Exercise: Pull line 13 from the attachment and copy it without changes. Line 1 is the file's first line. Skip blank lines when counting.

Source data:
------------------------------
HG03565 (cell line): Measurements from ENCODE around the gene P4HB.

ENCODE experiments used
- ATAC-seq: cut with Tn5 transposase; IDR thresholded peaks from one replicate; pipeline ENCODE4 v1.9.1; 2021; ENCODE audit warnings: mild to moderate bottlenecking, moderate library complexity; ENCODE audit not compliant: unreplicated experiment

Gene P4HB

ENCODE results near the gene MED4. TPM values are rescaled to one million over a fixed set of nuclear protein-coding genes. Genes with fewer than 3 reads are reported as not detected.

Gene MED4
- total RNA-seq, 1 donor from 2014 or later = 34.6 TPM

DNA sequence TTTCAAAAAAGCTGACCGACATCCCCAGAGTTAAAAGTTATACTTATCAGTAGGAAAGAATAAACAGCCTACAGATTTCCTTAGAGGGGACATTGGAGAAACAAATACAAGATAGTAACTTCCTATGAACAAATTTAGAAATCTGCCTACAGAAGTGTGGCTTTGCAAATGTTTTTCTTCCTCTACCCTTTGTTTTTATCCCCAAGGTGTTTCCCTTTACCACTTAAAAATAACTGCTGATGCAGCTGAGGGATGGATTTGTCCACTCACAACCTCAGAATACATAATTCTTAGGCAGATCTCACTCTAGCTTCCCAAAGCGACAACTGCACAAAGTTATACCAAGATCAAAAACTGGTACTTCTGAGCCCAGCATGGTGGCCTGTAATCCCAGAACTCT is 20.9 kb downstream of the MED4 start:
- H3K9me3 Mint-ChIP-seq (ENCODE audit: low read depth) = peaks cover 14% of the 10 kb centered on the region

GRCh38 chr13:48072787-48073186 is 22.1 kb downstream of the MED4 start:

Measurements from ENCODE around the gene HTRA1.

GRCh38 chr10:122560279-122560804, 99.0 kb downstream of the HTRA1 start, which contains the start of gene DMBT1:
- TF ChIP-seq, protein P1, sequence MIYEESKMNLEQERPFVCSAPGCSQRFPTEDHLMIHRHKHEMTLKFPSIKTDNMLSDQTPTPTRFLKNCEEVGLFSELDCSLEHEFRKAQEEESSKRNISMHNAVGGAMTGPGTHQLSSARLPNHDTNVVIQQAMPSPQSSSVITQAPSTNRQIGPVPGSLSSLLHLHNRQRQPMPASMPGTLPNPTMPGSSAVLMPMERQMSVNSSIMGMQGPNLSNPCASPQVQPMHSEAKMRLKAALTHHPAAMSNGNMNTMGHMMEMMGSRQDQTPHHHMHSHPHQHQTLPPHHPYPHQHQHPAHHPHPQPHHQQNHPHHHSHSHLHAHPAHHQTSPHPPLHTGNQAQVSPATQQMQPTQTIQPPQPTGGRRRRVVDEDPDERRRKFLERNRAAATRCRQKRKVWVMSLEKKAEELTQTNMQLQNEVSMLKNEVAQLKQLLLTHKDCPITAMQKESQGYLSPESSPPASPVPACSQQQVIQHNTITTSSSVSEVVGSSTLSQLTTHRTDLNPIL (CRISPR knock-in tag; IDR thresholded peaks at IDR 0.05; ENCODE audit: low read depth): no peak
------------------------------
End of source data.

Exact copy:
- TF ChIP-seq, protein P1, sequence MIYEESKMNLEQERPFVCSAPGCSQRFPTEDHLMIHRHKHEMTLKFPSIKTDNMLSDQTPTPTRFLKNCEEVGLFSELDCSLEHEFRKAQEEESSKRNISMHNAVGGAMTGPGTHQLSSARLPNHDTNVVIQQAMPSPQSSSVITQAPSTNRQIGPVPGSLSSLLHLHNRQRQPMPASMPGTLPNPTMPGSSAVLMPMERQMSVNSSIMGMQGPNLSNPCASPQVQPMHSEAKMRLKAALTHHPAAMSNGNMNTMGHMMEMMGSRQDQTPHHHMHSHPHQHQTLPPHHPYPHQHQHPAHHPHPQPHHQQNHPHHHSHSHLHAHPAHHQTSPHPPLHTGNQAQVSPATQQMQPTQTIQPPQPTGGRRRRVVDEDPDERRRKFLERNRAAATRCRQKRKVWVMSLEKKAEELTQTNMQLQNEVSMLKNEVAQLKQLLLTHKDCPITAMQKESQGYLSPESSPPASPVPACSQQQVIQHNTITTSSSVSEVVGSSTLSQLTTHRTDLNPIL (CRISPR knock-in tag; IDR thresholded peaks at IDR 0.05; ENCODE audit: low read depth): no peak